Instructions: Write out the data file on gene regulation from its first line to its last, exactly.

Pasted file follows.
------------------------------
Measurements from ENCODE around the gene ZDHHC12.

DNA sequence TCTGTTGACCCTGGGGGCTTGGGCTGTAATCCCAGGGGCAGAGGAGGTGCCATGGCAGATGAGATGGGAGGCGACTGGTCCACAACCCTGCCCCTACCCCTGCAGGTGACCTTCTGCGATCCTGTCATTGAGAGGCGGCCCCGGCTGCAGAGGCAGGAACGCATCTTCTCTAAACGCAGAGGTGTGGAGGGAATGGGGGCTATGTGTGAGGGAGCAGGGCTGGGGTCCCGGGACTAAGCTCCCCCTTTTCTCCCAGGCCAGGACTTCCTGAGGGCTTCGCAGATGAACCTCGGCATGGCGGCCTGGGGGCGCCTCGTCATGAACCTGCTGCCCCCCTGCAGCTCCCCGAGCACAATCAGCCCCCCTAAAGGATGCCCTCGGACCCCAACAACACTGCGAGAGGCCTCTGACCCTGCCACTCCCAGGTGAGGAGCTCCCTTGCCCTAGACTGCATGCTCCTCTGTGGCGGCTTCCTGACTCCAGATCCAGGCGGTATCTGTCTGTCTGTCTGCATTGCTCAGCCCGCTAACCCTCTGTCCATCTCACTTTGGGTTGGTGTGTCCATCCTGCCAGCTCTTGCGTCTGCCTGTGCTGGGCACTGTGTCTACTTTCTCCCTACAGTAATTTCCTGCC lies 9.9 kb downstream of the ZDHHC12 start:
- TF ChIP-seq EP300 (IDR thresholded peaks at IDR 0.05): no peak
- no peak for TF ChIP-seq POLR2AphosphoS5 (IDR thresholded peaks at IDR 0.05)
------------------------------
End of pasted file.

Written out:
Measurements from ENCODE around the gene ZDHHC12.

DNA sequence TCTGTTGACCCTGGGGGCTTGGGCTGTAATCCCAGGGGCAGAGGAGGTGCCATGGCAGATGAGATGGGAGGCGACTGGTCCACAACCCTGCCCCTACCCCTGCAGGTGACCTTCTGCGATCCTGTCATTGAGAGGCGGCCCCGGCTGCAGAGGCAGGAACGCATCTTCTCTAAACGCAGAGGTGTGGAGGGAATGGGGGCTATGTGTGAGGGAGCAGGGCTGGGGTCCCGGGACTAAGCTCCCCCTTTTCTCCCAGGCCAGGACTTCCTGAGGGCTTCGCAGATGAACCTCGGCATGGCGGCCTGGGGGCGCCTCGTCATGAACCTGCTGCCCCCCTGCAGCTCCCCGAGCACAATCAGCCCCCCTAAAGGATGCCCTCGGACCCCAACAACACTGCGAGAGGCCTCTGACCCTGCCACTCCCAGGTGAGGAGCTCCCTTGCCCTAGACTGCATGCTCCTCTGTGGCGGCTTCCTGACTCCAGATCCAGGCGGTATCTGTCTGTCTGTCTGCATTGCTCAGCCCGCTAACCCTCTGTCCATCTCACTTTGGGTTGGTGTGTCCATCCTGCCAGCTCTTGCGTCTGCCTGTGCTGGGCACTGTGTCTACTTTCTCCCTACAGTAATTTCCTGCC lies 9.9 kb downstream of the ZDHHC12 start:
- TF ChIP-seq EP300 (IDR thresholded peaks at IDR 0.05): no peak
- no peak for TF ChIP-seq POLR2AphosphoS5 (IDR thresholded peaks at IDR 0.05)